31 terms

Chapter 24: The Origin of Species

Ernst Mayr
first enunciated a classical species definition known as the biological species concept (1942)
biological species concept
defines a species as a population or group of populations whose members have the potential to interbreed with one another in nature to produce viable, fertile offspring, but who cannot produce viable, fertile offspring with other species
reproductive isolation
separation of species or populations so that they cannot interbreed and produce fertile offspring
prezygotic barriers
impede mating between species or hinder the fertilization of ova if members of different species attempt to mate:
1. Habitat isolation
2. Behavioral isolation
3. temporal isolation
4. mechanical isolation
5. gametic isolation
habitat isolation
prezygotic barrier between species; the species remain isolated because they breed in different habitats.
behavioral isolation
prezygotic barrier in which two populations have differences in courtship rituals or other types of behavior that prevent them from interbreeding
temporal isolation
prezygotic barrier in which two populations reproduce at different times
mechanical isolation
prezygotic barrier in which female and male sex organs are not compatible
gametic isolation
prezyogtic barrier in which sperm of one species may not be able to fertilize the eggs of another species
postzygotic barriers
prevent the hybrid zygot from developing into a viable, fertile, adult:
1. Reduced hybrid viability
2. reduced hybrid fertility
3. hybrid breakdown
reduced hybrid viability
Genes of the different parent species may interact and impair the hybrid's development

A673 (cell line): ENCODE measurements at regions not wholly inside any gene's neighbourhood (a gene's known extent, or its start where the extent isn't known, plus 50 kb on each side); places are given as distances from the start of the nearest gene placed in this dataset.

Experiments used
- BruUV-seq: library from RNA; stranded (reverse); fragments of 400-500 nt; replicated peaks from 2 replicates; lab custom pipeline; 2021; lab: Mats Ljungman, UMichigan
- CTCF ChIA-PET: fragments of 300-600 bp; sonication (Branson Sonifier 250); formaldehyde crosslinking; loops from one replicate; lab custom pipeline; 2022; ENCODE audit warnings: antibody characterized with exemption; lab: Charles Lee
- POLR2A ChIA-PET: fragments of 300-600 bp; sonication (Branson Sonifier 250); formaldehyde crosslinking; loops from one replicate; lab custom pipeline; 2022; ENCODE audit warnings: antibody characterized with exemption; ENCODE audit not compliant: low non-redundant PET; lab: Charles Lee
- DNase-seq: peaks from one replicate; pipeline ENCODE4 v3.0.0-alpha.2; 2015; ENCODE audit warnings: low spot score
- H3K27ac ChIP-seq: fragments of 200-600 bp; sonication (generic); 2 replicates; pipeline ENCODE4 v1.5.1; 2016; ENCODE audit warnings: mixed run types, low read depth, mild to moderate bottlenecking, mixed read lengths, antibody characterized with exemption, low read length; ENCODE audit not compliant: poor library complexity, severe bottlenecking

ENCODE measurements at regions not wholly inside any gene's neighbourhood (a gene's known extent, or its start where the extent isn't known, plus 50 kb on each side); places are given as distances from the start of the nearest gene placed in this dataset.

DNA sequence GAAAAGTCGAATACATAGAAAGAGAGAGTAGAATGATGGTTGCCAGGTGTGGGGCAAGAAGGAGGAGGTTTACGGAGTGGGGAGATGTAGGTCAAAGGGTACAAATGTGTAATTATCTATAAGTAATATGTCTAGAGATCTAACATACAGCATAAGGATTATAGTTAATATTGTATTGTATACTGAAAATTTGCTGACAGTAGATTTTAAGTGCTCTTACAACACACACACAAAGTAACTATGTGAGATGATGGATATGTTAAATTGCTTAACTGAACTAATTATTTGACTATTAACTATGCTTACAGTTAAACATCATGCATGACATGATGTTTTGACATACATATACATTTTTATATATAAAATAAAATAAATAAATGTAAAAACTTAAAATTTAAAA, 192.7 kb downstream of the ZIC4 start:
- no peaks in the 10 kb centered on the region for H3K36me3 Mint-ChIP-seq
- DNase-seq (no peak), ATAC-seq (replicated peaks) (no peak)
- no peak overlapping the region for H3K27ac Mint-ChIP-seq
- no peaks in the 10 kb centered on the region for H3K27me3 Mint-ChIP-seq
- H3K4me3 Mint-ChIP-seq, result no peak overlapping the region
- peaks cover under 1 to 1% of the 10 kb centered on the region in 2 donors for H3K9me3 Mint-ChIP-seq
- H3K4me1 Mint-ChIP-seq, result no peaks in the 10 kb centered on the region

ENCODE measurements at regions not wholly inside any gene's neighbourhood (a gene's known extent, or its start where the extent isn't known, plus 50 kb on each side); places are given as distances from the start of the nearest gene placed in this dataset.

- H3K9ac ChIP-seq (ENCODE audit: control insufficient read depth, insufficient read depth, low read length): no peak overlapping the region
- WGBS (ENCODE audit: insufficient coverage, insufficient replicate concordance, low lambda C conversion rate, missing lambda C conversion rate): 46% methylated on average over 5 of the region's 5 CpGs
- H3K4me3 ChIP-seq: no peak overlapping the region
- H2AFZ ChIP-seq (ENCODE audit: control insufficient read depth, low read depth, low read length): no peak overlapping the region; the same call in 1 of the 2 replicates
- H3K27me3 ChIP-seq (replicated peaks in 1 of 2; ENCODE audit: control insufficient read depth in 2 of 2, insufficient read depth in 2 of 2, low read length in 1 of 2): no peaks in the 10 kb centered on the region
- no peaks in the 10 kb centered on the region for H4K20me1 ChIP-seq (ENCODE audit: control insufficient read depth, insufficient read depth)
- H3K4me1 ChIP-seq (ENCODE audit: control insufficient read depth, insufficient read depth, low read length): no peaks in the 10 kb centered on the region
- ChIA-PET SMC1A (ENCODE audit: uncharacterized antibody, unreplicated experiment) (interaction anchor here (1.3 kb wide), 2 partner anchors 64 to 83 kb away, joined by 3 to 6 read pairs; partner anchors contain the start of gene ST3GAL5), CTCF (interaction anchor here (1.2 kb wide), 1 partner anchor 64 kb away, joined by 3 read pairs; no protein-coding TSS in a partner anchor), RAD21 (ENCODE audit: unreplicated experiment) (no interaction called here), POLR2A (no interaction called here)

reduced hybrid fertility
even if hybrids are vigorous they may be sterile; meiosis in hybrids may fail to produce normal gametes
hybrid breakdown
The first-generation hybrids are viable and fertile, but when they mate the offspring are feeble and sterile
ecological species concept
defines a species in terms of its ecological niche, the set of environmental resources a species uses.
pluralistic species concept
the factors that are most important for the cohesion of individuals as a species vary.
morphological species concept
characterizes each species as a set of organisms with a unique genetic history
allopatric speciation
takes place in populations with geographically separate ranges, likelihood increases when population is small and isolated,
sympatric speciation
takes place in geographically overlapping populations , requires the emergence of some type of reproductive barrier that isolates the gene pool of a subset of a population without geographic separation from the parent population
adaptive radiation
evolution of many diversely adapted species from a common ancestor
A chromosomal alteration in which the organism possesses more than two complete chromosome sets.
An individual that has more than two chromosome sets, all derived from a single species.
A fertile individual that has more than two chromosome sets as a result of two different species interbreeding and combining their chromosomes.
punctuated equilibrium
a theory of evolution holding that evolutionary change in the fossil record came in fits and starts rather than in a steady process of slow change
evolution on a large scale extending over geologic era and resulting in the formation of new taxonomic groups
most evolutionary novelties are modified versions of
older structures
A structure that has evolved in one environmental context and later becomes adapted for a different function in a different environmental context.
allometric growth
The variation in the relative rates of growth of various parts of the body, which helps shape the organism.
Evolutionary change in the timing or rate of an organism's development.
The retention in an adult organism of the juvenile features of its evolutionary ancestors.
homeotic genes
Any of the genes that control the overall body plan of animals by controlling the developmental fate of groups of cells
species selection
A theory maintaining that species living the longest and generating the greatest number of species determine the direction of major evolutionary trends.